MBA Gyrojet Rifle
The MBA Gyrojet was conceived by Robert Mainhardt and Art Biehl. They formed MBAssociates or MBA. First off, The gyrojet is not a firearm in the conventional sense. It's ammo was a 13mm stainless steel armor piercing rocket. Later models were made in 12mm to comply with civilian guns having a max of .50 cal. Both pistol and carbine versions were available in different finish/price levels.
The pistol (well use that for our purposes here) is about the same size as a Colt 45, but it is very light, about 22 oz. When holding it, the stamped steel/alloy construction combined with all the vent holes make you feel as if this were a toy and incapable of holding up to the pressure of being a firearm. Well, you're right, because the Gyrojet isn't a firearm in the conventional sense.
When a conventional gun is fired, all the pressure from the exploding powder is held in the chamber/barrel. This pressure is what pushes the bullet forward and why as soon as a bullet leaves the barrel, it starts loosing velocity.
The Gyrojet round is pushed by burning solid rocket propellant that is contained within the projectile, so therefore all the pressure is contained by the "bullet" and not by the gun. This also means that muzzle velocity/energy sucks, about 860 ft/sec. Like most rockets however, the longer the burn, the faster the projectile goes. This means at about 100 yards, the velocity is screaming supposedly at 100 yards it is about 50% more powerful than the .45.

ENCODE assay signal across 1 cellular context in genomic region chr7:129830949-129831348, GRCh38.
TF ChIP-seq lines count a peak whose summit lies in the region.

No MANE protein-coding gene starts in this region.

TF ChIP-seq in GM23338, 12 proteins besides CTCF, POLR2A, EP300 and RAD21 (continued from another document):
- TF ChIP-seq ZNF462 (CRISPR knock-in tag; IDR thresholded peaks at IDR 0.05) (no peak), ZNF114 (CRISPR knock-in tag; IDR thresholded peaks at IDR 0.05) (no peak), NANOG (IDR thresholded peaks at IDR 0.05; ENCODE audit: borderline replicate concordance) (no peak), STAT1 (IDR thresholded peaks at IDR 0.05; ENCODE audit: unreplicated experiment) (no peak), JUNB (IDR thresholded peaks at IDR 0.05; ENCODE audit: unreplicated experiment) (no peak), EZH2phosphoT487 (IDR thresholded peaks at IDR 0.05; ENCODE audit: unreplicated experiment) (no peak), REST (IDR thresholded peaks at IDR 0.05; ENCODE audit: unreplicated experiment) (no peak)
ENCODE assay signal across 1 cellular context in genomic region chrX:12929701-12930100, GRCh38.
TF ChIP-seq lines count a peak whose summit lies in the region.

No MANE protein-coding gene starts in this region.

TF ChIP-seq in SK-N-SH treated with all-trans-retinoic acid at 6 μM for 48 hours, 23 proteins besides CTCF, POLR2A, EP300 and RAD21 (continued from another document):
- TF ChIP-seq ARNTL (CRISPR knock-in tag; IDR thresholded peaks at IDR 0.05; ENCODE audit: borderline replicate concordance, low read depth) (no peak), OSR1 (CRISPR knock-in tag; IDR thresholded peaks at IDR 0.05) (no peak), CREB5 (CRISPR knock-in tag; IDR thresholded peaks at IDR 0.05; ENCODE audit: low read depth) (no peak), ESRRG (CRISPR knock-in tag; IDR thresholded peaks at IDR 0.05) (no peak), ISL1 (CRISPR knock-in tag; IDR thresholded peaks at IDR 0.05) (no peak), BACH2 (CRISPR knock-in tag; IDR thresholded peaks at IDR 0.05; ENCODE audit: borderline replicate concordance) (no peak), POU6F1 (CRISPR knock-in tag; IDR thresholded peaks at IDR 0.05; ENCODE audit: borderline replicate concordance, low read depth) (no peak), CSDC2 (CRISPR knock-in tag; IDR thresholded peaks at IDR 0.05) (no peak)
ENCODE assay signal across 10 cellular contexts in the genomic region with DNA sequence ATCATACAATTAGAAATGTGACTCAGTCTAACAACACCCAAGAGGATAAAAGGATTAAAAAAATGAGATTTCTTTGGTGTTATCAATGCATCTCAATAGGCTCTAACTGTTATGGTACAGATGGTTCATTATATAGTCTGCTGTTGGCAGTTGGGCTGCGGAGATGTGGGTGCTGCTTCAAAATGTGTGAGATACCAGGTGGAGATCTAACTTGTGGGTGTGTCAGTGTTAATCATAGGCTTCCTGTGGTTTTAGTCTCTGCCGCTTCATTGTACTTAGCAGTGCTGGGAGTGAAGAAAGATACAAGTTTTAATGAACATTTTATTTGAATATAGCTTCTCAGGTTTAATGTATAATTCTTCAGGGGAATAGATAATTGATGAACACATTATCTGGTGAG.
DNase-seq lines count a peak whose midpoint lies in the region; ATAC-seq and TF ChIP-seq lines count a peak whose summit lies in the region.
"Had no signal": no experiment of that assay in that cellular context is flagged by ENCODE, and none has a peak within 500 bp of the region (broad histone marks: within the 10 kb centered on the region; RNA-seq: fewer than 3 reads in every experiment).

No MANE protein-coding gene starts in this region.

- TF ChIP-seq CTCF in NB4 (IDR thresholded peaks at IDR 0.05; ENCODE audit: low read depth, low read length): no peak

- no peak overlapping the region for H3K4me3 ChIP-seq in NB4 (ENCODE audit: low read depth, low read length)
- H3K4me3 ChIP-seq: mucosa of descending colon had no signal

Loading/shooting the Gryojet is an experience. To load it, one slides the top cover of the receiver, pushed all 6
rounds in from the top and quickly slid the door shut again. there ew no magazine or feed lips like a semi auto, so all the rounds want to fly back in your face if you are not fast. For anyone familiar with the M-1 Garand, imagine trying to load it without the EN-Bloc clip to hold the bullets in place.
With rockets in place, the pistol is cocked for the first shot via a cocking lever that is pushed forward and down.
This lever is on the left side of the frame just above the trigger. The rocket leaving the barrel cocks the hammer for the subsequent shots. When the trigger is pulled, there is not the noticeable bang of a gun. The Gyrojet just makes a small crack then a hiss as the rocket goes off. Shake and open beer can to hear this noise.
Reports of the time show the gyrojet had some decent accuracy among those who tested (note: I have held these guns, but never fired one due to lack of 12/13mm rockets at my local Wal-Mart). Instead of conventional rifling, the Gyrojet used multiple angled exhaust ports to spin the projectile as it traveled thru the smooth barrel. this produced great accuracy, but it was also one of the downfalls of the design.
MBA originally produced this weapon for use in Vietnam, and that's where some of the downfalls were seen. Rocket fuel (solid type) didn't always like humid weather, so misfires or not getting a 100% burn was a problem, though an infrequent one. Another problem was the slight chance of fouling of the exhaust ports. Remember they provided the rifling, so a fouled port could cause a wobbling path and nasty accuracy problems. biggest drawback was that the rocket burning could leave a trail back to the shooter. Not good in combat.
After a thousand or so were produced, it seemed that the world was happy to stick with gunpowder. The Gyrojet disappeared, but due to its mention in war games like "Delta Green" interest is picking up in the real thing.
Gyrojet pistols in plain black finish are going for about $650 to about $1,500 for the gold presentation model. Carbines are goin for between $900 and $1,700. Last time I found ammo, it was in 1999 for about 30 a box. I personally would not recommend firing one anyhow as with no support for the Gyrojet, I don't even know who would be qualified to see if it's safe to shoot. But, if you want a real neat piece of firearms history, this is a neat one to hang on the wall.
MBA Gyrojet Rifle
Picture and information shamelessly stolen from:MBA Gyrojet